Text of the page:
I feel that, to judge of society, one must depart a little from the conventional laws of Stockholm life; for small as society, is here, it is arbitrarily divided. While we find the higher circle very unlike what it is in London or Paris, we enjoy its amenities, and observe the natural amiability that so often appears through the encumbrances of artificial existence; but we know that it is not there we are to observe strong national characteristics, any more than it is in the lowest grade that we should look for the refinements of advanced civilization; therefore it is, perhaps, in that link which connects both, the middle classes, we shall find our best resting-point when wishing to form a judgment of either.
Thus, if a foreigner, by means perhaps of an introduction, falls into one class of native society, he will naturally come to a very erroneous notion of all, unless he works his way into the others : and this, in Sweden, is not easy. The Swedes are a strictly national people; they are not really fond of new acquaintances; curiosity, or vanity, may lead them to seek a presentation to a foreigner, if a person of notoriety, but that effected the acquaintance may go no further. Foreign artists are by no means so admired here as they are in London; and public singers or actors, with moderate Swedish voices, or talents, will be far greater popular favourites than foreign ones of superior powers. Society also being so much divided into classes, proves another obstacle to easy acquaintance with it as a whole. It is by no means easy for one who moves in the aristocratic circle to obtain friendly access to the houses of the plain citizens of Stockholm. The vanity, also, with which Swedish dispositions are so strongly imbued, operates unfavourably for the stranger's easy intercourse with domestic and social life. To ask a stranger to share share a family meal, is scarcely ever thought of; and, in general, unless a Stockholmer can give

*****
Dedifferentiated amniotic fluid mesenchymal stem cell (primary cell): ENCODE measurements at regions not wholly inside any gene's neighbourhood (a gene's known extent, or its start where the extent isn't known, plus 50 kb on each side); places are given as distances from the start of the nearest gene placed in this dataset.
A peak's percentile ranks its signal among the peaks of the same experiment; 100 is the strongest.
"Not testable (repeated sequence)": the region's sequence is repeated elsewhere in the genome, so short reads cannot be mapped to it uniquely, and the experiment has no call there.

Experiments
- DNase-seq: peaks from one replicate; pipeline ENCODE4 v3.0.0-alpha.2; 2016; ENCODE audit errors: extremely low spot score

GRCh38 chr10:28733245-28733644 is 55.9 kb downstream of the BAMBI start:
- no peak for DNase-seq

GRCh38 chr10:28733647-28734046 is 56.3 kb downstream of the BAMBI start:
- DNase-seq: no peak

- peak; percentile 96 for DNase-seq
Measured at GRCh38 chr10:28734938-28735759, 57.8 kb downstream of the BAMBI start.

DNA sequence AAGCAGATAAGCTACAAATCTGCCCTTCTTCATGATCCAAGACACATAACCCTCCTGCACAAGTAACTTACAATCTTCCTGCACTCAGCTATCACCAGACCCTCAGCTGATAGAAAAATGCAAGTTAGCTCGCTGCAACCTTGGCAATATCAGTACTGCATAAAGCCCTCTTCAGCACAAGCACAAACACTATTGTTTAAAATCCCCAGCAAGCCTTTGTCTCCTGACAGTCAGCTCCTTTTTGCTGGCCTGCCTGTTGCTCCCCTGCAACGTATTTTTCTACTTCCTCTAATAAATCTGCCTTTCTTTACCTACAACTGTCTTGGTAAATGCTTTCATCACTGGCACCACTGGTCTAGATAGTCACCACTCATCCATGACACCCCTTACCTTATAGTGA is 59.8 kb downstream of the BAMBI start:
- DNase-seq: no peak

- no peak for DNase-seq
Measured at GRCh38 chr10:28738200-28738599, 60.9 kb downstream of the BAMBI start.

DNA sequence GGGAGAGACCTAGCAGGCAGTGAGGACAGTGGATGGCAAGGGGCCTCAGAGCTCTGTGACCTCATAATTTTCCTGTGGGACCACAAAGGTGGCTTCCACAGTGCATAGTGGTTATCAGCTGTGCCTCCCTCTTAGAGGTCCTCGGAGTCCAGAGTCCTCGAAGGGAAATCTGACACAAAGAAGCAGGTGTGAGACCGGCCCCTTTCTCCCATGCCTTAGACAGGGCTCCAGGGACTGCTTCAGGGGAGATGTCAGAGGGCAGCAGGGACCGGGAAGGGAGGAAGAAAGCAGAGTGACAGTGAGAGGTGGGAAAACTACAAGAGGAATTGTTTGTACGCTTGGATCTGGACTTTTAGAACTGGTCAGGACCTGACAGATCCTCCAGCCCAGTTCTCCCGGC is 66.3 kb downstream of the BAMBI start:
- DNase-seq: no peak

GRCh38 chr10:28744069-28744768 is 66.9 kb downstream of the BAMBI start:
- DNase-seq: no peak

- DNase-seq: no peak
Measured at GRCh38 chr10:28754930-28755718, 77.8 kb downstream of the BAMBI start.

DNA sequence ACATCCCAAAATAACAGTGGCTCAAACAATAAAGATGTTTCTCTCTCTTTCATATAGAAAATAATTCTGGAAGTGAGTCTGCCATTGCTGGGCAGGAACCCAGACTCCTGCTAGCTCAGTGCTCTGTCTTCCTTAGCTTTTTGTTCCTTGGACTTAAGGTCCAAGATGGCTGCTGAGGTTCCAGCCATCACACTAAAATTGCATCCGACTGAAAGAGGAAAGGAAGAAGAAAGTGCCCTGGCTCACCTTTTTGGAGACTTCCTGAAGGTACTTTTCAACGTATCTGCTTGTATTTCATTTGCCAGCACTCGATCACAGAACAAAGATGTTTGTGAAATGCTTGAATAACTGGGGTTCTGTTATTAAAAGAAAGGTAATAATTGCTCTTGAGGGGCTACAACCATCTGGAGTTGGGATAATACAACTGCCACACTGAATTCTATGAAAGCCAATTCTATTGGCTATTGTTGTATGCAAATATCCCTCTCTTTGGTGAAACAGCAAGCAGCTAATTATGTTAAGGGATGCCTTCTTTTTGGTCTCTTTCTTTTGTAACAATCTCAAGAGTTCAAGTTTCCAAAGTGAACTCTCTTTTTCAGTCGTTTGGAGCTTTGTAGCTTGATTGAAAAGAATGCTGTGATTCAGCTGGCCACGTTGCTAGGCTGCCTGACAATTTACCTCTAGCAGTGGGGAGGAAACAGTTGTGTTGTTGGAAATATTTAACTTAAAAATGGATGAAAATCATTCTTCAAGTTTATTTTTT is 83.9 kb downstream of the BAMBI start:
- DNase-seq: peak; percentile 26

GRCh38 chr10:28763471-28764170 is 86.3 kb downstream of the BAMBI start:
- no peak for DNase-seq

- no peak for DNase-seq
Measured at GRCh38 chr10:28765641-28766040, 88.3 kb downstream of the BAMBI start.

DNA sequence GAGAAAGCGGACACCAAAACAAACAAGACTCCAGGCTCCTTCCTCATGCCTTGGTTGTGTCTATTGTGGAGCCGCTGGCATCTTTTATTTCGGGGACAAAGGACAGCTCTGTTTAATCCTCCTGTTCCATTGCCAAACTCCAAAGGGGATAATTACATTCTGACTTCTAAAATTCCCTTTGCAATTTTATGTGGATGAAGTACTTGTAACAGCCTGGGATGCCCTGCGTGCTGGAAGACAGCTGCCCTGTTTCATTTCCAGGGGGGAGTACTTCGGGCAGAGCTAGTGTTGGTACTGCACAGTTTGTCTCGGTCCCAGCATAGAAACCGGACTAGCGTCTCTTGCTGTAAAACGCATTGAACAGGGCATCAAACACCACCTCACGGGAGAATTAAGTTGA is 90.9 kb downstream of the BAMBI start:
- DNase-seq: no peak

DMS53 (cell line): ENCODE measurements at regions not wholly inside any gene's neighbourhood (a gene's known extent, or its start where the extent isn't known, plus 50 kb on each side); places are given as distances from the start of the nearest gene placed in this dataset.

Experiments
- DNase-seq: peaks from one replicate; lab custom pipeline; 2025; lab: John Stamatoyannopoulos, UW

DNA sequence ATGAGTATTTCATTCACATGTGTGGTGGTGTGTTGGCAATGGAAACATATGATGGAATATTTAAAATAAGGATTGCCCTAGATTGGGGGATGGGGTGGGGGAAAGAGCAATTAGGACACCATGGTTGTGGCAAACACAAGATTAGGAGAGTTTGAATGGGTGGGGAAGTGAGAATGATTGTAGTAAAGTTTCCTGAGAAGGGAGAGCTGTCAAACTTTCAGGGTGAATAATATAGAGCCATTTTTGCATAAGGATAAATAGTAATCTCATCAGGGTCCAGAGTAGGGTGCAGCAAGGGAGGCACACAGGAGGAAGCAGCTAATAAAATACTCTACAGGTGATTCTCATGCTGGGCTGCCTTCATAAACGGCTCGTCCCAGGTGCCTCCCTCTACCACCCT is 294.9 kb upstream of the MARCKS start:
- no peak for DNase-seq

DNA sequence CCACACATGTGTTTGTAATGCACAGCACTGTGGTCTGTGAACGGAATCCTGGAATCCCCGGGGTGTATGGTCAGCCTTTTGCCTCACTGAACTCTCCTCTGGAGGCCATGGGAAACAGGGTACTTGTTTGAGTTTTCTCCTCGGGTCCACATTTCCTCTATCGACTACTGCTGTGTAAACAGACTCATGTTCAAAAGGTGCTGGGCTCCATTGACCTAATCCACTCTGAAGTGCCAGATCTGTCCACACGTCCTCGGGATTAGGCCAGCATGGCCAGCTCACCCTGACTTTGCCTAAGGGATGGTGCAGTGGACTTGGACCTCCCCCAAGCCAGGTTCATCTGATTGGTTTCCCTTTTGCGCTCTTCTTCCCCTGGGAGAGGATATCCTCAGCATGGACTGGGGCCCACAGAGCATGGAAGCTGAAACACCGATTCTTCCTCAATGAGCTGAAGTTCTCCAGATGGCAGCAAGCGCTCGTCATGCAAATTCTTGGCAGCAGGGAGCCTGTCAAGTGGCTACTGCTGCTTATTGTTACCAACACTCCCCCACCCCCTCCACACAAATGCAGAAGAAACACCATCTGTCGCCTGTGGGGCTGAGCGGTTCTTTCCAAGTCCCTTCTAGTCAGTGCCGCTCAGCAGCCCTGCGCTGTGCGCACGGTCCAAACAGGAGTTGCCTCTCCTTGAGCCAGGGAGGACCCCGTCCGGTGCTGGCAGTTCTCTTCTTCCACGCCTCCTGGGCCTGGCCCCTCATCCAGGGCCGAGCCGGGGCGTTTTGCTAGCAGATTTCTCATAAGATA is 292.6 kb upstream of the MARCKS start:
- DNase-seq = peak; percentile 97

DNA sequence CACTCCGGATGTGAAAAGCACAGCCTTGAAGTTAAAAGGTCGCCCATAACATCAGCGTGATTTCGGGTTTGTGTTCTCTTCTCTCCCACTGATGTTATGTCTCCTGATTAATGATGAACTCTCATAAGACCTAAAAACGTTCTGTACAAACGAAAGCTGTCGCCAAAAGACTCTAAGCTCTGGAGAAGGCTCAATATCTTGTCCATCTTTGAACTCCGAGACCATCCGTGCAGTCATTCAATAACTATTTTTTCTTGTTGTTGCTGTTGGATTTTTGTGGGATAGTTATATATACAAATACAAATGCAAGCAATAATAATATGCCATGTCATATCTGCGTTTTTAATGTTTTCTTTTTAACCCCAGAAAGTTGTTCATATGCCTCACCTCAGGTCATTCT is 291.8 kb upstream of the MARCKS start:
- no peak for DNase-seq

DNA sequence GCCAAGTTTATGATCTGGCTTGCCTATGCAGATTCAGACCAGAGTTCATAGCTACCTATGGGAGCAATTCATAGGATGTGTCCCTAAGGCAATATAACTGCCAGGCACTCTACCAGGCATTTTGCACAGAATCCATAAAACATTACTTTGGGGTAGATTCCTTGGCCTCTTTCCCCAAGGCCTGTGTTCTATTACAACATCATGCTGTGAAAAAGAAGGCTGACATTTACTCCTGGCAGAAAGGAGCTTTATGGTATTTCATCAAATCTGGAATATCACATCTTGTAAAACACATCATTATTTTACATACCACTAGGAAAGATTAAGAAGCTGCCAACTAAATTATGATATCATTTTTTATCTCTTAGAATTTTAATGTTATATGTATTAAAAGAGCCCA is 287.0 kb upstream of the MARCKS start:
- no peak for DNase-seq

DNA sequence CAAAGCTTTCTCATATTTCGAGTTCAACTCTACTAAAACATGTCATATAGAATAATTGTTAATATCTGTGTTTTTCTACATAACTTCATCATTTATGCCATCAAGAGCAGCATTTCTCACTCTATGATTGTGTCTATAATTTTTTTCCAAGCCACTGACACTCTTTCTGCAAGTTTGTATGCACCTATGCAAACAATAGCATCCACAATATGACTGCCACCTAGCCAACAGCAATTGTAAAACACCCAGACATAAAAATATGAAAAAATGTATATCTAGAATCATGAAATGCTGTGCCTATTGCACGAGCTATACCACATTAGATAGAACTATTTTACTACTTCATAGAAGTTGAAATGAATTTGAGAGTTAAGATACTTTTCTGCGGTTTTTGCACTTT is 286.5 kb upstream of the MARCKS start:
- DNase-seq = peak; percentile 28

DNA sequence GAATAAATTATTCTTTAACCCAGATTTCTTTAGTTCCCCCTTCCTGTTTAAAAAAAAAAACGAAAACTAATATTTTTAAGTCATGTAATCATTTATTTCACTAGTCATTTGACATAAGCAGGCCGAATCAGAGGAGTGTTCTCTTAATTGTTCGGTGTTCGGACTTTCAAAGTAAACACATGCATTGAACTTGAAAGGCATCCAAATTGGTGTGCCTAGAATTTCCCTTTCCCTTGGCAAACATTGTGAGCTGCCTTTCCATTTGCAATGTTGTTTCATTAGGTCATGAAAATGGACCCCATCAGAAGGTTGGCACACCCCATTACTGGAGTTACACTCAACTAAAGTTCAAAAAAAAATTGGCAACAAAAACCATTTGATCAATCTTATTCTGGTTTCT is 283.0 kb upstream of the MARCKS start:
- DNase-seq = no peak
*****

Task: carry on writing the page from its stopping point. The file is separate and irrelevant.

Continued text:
you a feast, he will let you fast; so far as depends on his invitation.